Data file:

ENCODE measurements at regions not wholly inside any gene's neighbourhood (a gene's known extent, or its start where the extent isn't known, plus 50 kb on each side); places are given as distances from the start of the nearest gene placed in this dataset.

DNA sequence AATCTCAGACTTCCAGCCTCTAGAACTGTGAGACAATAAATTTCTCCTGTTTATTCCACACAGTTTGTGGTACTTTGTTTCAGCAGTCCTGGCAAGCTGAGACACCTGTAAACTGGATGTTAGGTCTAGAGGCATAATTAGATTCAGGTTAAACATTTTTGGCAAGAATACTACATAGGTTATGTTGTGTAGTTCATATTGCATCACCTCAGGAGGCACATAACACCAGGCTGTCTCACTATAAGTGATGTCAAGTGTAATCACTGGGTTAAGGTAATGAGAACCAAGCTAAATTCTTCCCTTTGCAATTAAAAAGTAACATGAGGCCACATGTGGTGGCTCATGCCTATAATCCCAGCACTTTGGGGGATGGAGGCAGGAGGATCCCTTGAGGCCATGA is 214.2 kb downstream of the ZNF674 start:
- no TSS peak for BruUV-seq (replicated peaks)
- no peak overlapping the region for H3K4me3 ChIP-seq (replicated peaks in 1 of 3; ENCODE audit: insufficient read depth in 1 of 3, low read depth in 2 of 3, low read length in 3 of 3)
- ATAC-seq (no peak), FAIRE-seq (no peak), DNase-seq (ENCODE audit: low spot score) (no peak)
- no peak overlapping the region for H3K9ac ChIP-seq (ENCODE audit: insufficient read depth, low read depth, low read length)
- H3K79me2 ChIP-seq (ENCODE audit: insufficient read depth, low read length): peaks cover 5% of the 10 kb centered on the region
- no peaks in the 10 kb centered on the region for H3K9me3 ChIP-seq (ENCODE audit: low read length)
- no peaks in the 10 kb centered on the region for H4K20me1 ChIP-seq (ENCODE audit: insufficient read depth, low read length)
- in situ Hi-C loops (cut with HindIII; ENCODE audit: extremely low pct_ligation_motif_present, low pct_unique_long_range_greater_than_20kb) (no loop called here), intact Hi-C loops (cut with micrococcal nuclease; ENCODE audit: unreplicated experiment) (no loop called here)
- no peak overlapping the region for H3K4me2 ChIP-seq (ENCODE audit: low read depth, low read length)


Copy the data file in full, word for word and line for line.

ENCODE measurements at regions not wholly inside any gene's neighbourhood (a gene's known extent, or its start where the extent isn't known, plus 50 kb on each side); places are given as distances from the start of the nearest gene placed in this dataset.

DNA sequence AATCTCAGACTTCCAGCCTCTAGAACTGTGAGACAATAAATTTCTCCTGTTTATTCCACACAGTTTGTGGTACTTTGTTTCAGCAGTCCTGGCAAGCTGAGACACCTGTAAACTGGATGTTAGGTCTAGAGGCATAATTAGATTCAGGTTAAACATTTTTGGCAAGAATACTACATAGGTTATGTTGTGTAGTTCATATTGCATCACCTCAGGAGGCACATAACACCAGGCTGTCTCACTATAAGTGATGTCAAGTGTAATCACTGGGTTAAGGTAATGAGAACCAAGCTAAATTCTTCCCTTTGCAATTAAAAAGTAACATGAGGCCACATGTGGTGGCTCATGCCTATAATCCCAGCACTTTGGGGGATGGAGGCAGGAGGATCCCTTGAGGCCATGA is 214.2 kb downstream of the ZNF674 start:
- no TSS peak for BruUV-seq (replicated peaks)
- no peak overlapping the region for H3K4me3 ChIP-seq (replicated peaks in 1 of 3; ENCODE audit: insufficient read depth in 1 of 3, low read depth in 2 of 3, low read length in 3 of 3)
- ATAC-seq (no peak), FAIRE-seq (no peak), DNase-seq (ENCODE audit: low spot score) (no peak)
- no peak overlapping the region for H3K9ac ChIP-seq (ENCODE audit: insufficient read depth, low read depth, low read length)
- H3K79me2 ChIP-seq (ENCODE audit: insufficient read depth, low read length): peaks cover 5% of the 10 kb centered on the region
- no peaks in the 10 kb centered on the region for H3K9me3 ChIP-seq (ENCODE audit: low read length)
- no peaks in the 10 kb centered on the region for H4K20me1 ChIP-seq (ENCODE audit: insufficient read depth, low read length)
- in situ Hi-C loops (cut with HindIII; ENCODE audit: extremely low pct_ligation_motif_present, low pct_unique_long_range_greater_than_20kb) (no loop called here), intact Hi-C loops (cut with micrococcal nuclease; ENCODE audit: unreplicated experiment) (no loop called here)
- no peak overlapping the region for H3K4me2 ChIP-seq (ENCODE audit: low read depth, low read length)